So our shiny new NAS system, filled to the brink with confidential research data, (and also as it turns out a lot of login credentials) was sitting there with its quaint little default config and a DHCP-assigned public IP adress, waiting for the next best rookie hacker to try U:admin/P:admin to take it over.
Looking back this could have gotten a lot worse and we were extremely lucky that these guys either didn't know what they had there or didn't care.
I just saw Kickstarter's blog post about moving over to the Blockchain. They're doing it because, uh, protocols, or something. No joke, here's a direct quote from their post:
"You may have heard of HTTP (Hypertext Transfer Protocol) which helps you browse the web, or SMTP (Simple Mail Transfer Protocol) which helps you send email. Protocols like these make up the unseen infrastructure of the internet. Imagine that, but for crowdfunding creative projects."
What the fuck does that even mean? The rest of the blog post is more of the same. They packed it full of every crypto buzzword they could find while also not actually providing any useful information.
Full article here, if anyone wants to read a headache-inducing pile of nonsense: https://kickstarter.com/articles/...12
In my current company (200+ employees) we have 3 guys who deals with everything related to service desk (format computers, fix network issues, help non-tech people...)
The same team is responsible for the AWS accounts and permissions, Jenkins, self hosted Gitlab... anyway, DevOps stuff.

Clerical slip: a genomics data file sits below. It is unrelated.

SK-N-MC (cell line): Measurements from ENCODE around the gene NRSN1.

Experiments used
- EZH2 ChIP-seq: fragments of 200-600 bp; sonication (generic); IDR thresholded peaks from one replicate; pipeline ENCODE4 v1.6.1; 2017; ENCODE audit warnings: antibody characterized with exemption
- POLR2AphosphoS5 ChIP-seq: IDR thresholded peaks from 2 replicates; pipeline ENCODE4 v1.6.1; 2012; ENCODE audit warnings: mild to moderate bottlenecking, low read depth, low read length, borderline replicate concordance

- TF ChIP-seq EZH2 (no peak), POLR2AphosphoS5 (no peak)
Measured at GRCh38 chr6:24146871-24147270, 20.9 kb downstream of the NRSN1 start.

Thing is: only one of them have enough DevOps background to handle the requests from the engineering team (~15 people). Also, he usually do anything "by hand" clicking trough the AWS interface on each account, never using tools like Infrastructure as Code to help (that's why I started to refer to his role only as Ops, because there's no Dev being done there).
Anyway... I asked my manager why that team is responsible for both jobs, despite the engineering guys having far more experience with those tools. He answered with a shamed smile, as he probably questioned the same to his manager:
- Because they are responsible for everything related to our Infrastructure.
Does it make sense for anyone? Am I missing something here? In what universe this kind of organization is a healthy choice?4
Any senior types out there find that you’re losing your coding “chops”? I’m involved in so many OS/Middleware upgrades, infrastructure upgrades, status meetings that I can’t code to save my life anymore. I can review and guide design, but I struggle to generate new code. I can get a new dev going really quickly though - is this just a natural progression or is it game over for me? I feel like if I had to get another job, I’d be very unsuccessful. They call me a leader, but I think I’m just a slave.7
Thoughts on forced emergency support?
I am with a company I generally like a lot but there are some things I generally despise about it. Like forced emergency support.